I remember the years before they brought the standardized dress to our school district. I don't remember anyone dressing that horribly in elementary school.

BrynnJuly 21, 2007 6:50 PM

While maintaining your clothes is a good lesson my sister was hard to shop for & it made things harder when we had to find a specific outfit. If we had been allowed to buy her clothes with a wider amount of choices she probably would have been dressed just as nicely.

LeraillezJuly 24, 2007 6:38 AM

I had a school uniform when I was young and lived in France. It was just a blue blouse going down to the knees and no sneakers allowed except during sport class where the short, T-shirt and white sneakers were a uniform.
I went to junior high school in the States and there, like in my elementary time in France I had to wear a uniform for sport time.
Being dressed like everyone else never bothered me. On the contrary, I felt liked I belonged to a group, a team. As someone here said, and if its true, I suppose that the Nixon time was a tough socialist time in the states.
You dont really differentiate yourself with your clothes in school, you do it in the classes where you are excellent, good or bad.
If you can wear the clothes you want for the defense of freedom, why cant you, as a kid, choose your teacher, your classes, your school?
Dont forget that you, adult, decide what is good for your child, from your point of view, not his, and that for lots of things.

GalenDecember 20, 2007 7:58 AM

honestly school uniforms are retarded sure it would help not start trouble but why should we spend so much money on something i know i wont wear i know if you adult were in school you wouldn't want to wear it when you are young so why change our thing if you wanna try and ruin it for us you cant because we arent gonna wear them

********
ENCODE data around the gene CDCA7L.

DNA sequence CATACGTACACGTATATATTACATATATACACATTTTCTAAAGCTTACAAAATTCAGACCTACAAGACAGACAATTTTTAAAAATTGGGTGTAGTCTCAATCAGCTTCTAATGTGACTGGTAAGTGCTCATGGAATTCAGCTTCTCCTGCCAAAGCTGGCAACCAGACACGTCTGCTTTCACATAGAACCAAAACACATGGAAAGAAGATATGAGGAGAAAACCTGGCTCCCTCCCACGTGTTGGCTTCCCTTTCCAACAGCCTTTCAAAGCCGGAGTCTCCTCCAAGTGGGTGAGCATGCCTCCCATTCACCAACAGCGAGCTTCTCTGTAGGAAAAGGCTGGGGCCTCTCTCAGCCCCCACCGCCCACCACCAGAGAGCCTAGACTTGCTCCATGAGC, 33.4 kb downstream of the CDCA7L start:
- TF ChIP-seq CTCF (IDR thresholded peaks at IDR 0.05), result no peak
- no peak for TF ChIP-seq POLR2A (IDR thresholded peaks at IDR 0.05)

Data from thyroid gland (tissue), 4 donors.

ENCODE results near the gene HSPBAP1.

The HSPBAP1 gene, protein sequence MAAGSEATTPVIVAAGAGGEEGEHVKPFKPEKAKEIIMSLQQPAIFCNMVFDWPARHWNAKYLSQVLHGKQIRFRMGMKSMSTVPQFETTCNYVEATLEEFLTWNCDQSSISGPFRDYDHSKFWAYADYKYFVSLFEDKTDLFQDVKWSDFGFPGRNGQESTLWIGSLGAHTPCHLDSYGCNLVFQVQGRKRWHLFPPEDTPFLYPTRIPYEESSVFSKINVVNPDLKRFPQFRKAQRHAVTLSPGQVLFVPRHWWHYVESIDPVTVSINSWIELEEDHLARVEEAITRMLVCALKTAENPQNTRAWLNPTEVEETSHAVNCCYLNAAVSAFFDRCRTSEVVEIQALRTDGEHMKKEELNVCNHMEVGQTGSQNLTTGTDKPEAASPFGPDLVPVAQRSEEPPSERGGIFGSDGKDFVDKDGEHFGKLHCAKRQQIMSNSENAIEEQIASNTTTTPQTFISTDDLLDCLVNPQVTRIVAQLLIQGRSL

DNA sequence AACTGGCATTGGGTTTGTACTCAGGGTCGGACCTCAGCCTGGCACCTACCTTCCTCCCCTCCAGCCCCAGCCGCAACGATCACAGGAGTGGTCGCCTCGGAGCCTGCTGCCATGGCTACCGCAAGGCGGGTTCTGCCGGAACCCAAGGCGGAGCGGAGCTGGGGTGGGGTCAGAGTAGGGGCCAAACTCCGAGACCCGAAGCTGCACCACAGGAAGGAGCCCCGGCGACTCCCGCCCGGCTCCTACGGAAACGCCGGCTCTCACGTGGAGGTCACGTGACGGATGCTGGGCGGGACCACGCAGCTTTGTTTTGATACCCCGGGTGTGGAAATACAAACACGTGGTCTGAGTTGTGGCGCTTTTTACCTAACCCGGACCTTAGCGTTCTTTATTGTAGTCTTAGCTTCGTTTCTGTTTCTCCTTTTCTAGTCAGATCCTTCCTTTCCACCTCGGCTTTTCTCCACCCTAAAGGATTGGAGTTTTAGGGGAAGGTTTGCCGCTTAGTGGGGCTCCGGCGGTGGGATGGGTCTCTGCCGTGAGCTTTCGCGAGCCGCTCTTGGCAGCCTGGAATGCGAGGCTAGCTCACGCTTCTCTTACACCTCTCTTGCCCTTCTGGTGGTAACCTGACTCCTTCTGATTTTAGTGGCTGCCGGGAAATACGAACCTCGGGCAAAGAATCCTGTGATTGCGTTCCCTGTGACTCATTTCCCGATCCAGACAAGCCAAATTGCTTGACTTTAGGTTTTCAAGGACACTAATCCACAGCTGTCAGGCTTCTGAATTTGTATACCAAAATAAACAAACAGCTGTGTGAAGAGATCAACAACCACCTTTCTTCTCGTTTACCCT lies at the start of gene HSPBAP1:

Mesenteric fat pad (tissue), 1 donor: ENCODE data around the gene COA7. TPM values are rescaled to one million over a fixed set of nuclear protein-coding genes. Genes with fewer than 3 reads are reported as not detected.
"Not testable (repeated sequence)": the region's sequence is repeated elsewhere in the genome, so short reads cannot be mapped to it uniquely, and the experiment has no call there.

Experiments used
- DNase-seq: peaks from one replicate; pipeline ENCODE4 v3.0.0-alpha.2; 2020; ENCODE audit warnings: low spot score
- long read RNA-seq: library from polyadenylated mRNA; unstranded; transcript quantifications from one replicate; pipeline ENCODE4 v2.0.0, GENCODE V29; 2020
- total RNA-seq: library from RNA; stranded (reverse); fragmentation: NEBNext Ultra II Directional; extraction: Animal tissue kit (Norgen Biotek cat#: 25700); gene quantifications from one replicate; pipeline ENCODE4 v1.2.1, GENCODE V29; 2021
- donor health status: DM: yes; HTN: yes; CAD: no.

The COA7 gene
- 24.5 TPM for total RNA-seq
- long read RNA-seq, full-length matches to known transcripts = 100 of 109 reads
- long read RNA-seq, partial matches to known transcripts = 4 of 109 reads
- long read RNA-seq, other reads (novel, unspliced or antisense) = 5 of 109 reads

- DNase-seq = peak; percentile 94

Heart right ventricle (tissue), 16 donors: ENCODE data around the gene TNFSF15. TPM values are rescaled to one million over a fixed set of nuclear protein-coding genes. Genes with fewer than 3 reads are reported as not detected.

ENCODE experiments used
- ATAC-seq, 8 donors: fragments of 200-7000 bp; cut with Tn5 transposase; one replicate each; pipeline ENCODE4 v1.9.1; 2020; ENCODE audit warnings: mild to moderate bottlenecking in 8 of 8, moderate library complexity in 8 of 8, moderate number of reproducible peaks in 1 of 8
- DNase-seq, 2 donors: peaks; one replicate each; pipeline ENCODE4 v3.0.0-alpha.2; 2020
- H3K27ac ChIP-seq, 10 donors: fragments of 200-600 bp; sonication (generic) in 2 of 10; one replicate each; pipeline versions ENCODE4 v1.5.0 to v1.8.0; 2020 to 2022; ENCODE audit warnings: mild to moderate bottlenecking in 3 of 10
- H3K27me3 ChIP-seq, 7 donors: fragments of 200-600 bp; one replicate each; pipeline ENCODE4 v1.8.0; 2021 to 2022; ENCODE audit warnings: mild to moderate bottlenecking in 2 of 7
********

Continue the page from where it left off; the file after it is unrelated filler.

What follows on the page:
stormJanuary 22, 2008 11:18 AM

I CAN;T TAKE IT ANYMORE!!! UNIFORMS ARE B-A-D WE DO NOT NEED THEM THEY DON'T HELP WHAT IS WRONG WITH YOU!!!!!!!!!!!!!!!!!!!

marisMay 20, 2008 1:38 PM

School uniforms do not create a safer environment because most schools allow the kids to wear blue, red, white and khaki which by the way are all recognized gang colors. The kids can dress in all of one color which is what they do because I live by a school and I see them in groups dressed like gang members in school uniforms. I did not have to wear uniforms when I went to school. I am glad I did not have to because I got an opportunity to be an individual and I got to choose my clothes everyday. The kid are programmed by all the rule. Clothing is a form of personal expression. The only other institution in our society where dress codes are "designed" is the penal system. We all need to think.

cheryl picoApril 21, 2009 1:02 PM

i think all of this 'uniforms helps discipline' shit is fucked up. my school enforces this, butt i dont wear it most of the time. i just want them to stop!! they dont even care anymore.. i take it off in front of my teachers.

ri-chanNovember 12, 2010 11:52 PM

yes certainly , when a child wears the uniform it helps him or her to stay reconciled in their group among the other mates . Irrespective of what caste , creed , race or social background they belong from. it develops a sense of equality as well as security among them.therefore the uniform becomes a sign of identification for him or her and thus provides security to them .
i insist more and more countries to adopt the system of uniform at least in school.

umbertoMarch 13, 2012 10:53 PM

We are talking about LOWER classes...
not teenagers bringing weapons to school or participating in gangs and stuff like that.
please read the article before writing anything unfitting (:
umbee